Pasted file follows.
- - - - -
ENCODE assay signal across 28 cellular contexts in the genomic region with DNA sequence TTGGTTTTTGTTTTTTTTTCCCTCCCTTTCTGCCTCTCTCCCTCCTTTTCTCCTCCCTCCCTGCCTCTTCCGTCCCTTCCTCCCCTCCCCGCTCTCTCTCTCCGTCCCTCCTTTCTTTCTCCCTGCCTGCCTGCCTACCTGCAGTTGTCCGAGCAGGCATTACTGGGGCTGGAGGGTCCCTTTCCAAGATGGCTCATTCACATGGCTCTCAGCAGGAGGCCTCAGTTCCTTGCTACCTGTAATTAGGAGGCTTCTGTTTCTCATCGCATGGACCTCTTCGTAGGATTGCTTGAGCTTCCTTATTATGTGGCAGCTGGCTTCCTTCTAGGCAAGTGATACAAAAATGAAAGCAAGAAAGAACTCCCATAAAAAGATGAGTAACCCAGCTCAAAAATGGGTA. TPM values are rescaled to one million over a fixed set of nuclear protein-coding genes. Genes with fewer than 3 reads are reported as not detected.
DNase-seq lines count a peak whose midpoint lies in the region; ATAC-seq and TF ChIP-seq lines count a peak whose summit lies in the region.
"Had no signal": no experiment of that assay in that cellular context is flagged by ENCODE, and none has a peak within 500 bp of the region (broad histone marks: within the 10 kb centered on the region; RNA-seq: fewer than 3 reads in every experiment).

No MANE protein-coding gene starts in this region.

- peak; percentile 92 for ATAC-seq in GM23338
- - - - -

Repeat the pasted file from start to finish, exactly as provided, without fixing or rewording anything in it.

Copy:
ENCODE assay signal across 28 cellular contexts in the genomic region with DNA sequence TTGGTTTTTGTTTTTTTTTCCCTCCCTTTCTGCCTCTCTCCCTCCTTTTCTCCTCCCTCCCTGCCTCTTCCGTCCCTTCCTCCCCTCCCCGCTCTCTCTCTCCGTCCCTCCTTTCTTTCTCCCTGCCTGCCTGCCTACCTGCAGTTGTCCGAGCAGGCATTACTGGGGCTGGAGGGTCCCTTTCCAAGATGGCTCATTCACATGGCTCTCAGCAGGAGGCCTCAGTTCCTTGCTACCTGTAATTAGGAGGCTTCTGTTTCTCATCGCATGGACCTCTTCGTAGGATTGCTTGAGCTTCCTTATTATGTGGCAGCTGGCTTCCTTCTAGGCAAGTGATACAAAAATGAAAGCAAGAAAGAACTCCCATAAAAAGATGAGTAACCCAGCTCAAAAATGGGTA. TPM values are rescaled to one million over a fixed set of nuclear protein-coding genes. Genes with fewer than 3 reads are reported as not detected.
DNase-seq lines count a peak whose midpoint lies in the region; ATAC-seq and TF ChIP-seq lines count a peak whose summit lies in the region.
"Had no signal": no experiment of that assay in that cellular context is flagged by ENCODE, and none has a peak within 500 bp of the region (broad histone marks: within the 10 kb centered on the region; RNA-seq: fewer than 3 reads in every experiment).

No MANE protein-coding gene starts in this region.

- peak; percentile 92 for ATAC-seq in GM23338